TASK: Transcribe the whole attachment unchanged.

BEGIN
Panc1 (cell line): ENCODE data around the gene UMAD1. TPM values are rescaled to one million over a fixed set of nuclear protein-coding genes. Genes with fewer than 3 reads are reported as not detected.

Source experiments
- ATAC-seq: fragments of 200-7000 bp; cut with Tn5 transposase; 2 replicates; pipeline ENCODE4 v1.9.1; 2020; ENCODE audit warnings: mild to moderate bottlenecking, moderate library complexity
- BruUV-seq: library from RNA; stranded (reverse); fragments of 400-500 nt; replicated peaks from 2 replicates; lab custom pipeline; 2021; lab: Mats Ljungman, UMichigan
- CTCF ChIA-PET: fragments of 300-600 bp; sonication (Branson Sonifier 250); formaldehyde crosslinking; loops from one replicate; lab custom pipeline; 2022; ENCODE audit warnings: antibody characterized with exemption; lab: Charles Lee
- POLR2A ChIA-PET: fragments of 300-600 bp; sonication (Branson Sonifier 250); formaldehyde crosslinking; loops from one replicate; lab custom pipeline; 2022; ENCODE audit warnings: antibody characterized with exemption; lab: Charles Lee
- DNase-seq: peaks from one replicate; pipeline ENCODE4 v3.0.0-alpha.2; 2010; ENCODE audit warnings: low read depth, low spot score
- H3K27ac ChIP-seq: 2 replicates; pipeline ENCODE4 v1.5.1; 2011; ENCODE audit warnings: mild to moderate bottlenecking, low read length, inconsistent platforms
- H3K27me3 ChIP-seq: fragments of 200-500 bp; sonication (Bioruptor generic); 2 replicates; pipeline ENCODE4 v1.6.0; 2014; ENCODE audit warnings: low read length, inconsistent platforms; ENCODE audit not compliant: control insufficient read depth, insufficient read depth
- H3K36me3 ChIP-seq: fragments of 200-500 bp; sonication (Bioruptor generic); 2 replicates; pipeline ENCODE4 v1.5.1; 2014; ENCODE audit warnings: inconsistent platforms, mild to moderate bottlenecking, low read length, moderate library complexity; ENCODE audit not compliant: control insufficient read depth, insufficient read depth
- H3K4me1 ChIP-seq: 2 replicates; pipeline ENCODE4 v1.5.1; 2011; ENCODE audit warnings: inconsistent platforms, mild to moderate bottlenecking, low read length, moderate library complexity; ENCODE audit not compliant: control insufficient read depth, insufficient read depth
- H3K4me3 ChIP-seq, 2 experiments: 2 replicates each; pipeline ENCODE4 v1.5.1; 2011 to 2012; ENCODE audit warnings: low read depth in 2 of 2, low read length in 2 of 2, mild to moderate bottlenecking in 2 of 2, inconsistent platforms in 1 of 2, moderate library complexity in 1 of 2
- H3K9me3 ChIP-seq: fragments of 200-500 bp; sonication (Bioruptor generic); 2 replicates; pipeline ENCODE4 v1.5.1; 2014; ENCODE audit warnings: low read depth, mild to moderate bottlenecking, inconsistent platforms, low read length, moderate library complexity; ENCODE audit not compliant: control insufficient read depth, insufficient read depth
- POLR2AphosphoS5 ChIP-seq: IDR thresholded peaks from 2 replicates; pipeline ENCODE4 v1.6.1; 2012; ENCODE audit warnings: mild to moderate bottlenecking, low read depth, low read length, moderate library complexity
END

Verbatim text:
Panc1 (cell line): ENCODE data around the gene UMAD1. TPM values are rescaled to one million over a fixed set of nuclear protein-coding genes. Genes with fewer than 3 reads are reported as not detected.

Source experiments
- ATAC-seq: fragments of 200-7000 bp; cut with Tn5 transposase; 2 replicates; pipeline ENCODE4 v1.9.1; 2020; ENCODE audit warnings: mild to moderate bottlenecking, moderate library complexity
- BruUV-seq: library from RNA; stranded (reverse); fragments of 400-500 nt; replicated peaks from 2 replicates; lab custom pipeline; 2021; lab: Mats Ljungman, UMichigan
- CTCF ChIA-PET: fragments of 300-600 bp; sonication (Branson Sonifier 250); formaldehyde crosslinking; loops from one replicate; lab custom pipeline; 2022; ENCODE audit warnings: antibody characterized with exemption; lab: Charles Lee
- POLR2A ChIA-PET: fragments of 300-600 bp; sonication (Branson Sonifier 250); formaldehyde crosslinking; loops from one replicate; lab custom pipeline; 2022; ENCODE audit warnings: antibody characterized with exemption; lab: Charles Lee
- DNase-seq: peaks from one replicate; pipeline ENCODE4 v3.0.0-alpha.2; 2010; ENCODE audit warnings: low read depth, low spot score
- H3K27ac ChIP-seq: 2 replicates; pipeline ENCODE4 v1.5.1; 2011; ENCODE audit warnings: mild to moderate bottlenecking, low read length, inconsistent platforms
- H3K27me3 ChIP-seq: fragments of 200-500 bp; sonication (Bioruptor generic); 2 replicates; pipeline ENCODE4 v1.6.0; 2014; ENCODE audit warnings: low read length, inconsistent platforms; ENCODE audit not compliant: control insufficient read depth, insufficient read depth
- H3K36me3 ChIP-seq: fragments of 200-500 bp; sonication (Bioruptor generic); 2 replicates; pipeline ENCODE4 v1.5.1; 2014; ENCODE audit warnings: inconsistent platforms, mild to moderate bottlenecking, low read length, moderate library complexity; ENCODE audit not compliant: control insufficient read depth, insufficient read depth
- H3K4me1 ChIP-seq: 2 replicates; pipeline ENCODE4 v1.5.1; 2011; ENCODE audit warnings: inconsistent platforms, mild to moderate bottlenecking, low read length, moderate library complexity; ENCODE audit not compliant: control insufficient read depth, insufficient read depth
- H3K4me3 ChIP-seq, 2 experiments: 2 replicates each; pipeline ENCODE4 v1.5.1; 2011 to 2012; ENCODE audit warnings: low read depth in 2 of 2, low read length in 2 of 2, mild to moderate bottlenecking in 2 of 2, inconsistent platforms in 1 of 2, moderate library complexity in 1 of 2
- H3K9me3 ChIP-seq: fragments of 200-500 bp; sonication (Bioruptor generic); 2 replicates; pipeline ENCODE4 v1.5.1; 2014; ENCODE audit warnings: low read depth, mild to moderate bottlenecking, inconsistent platforms, low read length, moderate library complexity; ENCODE audit not compliant: control insufficient read depth, insufficient read depth
- POLR2AphosphoS5 ChIP-seq: IDR thresholded peaks from 2 replicates; pipeline ENCODE4 v1.6.1; 2012; ENCODE audit warnings: mild to moderate bottlenecking, low read depth, low read length, moderate library complexity